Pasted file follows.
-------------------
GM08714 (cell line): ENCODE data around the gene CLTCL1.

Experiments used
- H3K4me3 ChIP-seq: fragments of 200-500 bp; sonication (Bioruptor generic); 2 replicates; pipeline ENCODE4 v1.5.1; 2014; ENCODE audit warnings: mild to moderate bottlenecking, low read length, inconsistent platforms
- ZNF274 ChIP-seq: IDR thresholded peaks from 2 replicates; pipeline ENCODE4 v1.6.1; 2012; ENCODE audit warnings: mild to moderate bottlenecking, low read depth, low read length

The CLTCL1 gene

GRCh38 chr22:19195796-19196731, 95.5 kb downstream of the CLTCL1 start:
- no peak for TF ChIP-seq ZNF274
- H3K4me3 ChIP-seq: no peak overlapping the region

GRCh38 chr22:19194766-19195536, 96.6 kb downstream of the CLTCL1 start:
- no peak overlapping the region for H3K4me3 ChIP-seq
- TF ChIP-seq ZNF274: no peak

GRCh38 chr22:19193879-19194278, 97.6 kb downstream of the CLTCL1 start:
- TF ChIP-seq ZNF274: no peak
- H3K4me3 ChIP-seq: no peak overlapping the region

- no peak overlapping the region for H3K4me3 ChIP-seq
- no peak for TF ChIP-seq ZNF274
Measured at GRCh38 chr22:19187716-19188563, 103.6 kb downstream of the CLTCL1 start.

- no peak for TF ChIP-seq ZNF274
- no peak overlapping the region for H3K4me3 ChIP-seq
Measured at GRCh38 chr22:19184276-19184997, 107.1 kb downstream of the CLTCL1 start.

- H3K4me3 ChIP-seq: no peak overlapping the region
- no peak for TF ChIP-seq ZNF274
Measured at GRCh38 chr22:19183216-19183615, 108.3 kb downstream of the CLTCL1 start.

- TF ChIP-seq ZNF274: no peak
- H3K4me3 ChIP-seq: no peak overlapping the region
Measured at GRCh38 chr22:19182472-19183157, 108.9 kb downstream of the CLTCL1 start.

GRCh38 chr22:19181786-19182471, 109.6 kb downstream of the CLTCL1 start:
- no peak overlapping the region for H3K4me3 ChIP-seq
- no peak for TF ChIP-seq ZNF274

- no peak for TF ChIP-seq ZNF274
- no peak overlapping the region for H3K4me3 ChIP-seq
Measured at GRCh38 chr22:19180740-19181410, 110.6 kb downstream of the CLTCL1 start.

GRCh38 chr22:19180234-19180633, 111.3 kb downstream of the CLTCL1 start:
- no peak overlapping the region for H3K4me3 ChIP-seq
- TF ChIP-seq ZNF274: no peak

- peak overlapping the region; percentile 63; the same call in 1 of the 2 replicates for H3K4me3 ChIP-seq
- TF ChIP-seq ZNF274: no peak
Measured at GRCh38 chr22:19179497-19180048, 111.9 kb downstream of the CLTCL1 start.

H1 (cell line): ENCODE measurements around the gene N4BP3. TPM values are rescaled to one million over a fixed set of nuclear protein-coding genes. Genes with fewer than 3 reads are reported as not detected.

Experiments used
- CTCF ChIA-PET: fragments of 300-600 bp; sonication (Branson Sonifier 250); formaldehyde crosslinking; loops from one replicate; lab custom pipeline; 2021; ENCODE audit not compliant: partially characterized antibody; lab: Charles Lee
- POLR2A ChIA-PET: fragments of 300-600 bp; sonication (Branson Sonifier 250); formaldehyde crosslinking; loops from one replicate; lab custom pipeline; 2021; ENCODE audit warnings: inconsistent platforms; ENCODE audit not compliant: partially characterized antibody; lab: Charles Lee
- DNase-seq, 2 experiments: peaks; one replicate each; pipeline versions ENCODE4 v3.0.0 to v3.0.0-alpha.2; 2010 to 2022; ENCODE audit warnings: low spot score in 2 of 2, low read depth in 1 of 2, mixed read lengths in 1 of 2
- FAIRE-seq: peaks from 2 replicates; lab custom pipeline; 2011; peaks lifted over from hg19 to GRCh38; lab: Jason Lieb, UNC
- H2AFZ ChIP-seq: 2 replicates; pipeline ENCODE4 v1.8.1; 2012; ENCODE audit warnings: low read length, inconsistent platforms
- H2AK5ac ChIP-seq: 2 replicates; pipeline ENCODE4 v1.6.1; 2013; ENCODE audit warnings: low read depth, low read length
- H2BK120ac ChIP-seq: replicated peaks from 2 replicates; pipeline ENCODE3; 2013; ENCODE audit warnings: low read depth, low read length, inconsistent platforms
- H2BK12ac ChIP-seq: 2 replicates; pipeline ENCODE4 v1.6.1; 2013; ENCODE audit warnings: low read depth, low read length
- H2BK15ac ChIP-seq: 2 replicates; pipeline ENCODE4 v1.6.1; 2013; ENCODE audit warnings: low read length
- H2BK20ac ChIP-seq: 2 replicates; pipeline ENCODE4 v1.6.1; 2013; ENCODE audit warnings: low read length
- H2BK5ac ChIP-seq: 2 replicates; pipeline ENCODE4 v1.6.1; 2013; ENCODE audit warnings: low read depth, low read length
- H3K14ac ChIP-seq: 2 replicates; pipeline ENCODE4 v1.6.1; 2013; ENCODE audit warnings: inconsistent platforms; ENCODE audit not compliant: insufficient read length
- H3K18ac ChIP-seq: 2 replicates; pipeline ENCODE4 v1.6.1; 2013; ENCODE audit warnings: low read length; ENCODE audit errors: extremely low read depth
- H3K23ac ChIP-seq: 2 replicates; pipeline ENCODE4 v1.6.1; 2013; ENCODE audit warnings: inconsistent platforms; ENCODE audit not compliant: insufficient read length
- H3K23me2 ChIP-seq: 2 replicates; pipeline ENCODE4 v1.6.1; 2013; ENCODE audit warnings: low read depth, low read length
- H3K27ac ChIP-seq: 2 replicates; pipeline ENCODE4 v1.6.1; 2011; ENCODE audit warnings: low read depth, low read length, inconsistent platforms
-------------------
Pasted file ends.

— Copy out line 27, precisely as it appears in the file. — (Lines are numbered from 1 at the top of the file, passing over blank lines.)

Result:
GRCh38 chr22:19181786-19182471, 109.6 kb downstream of the CLTCL1 start: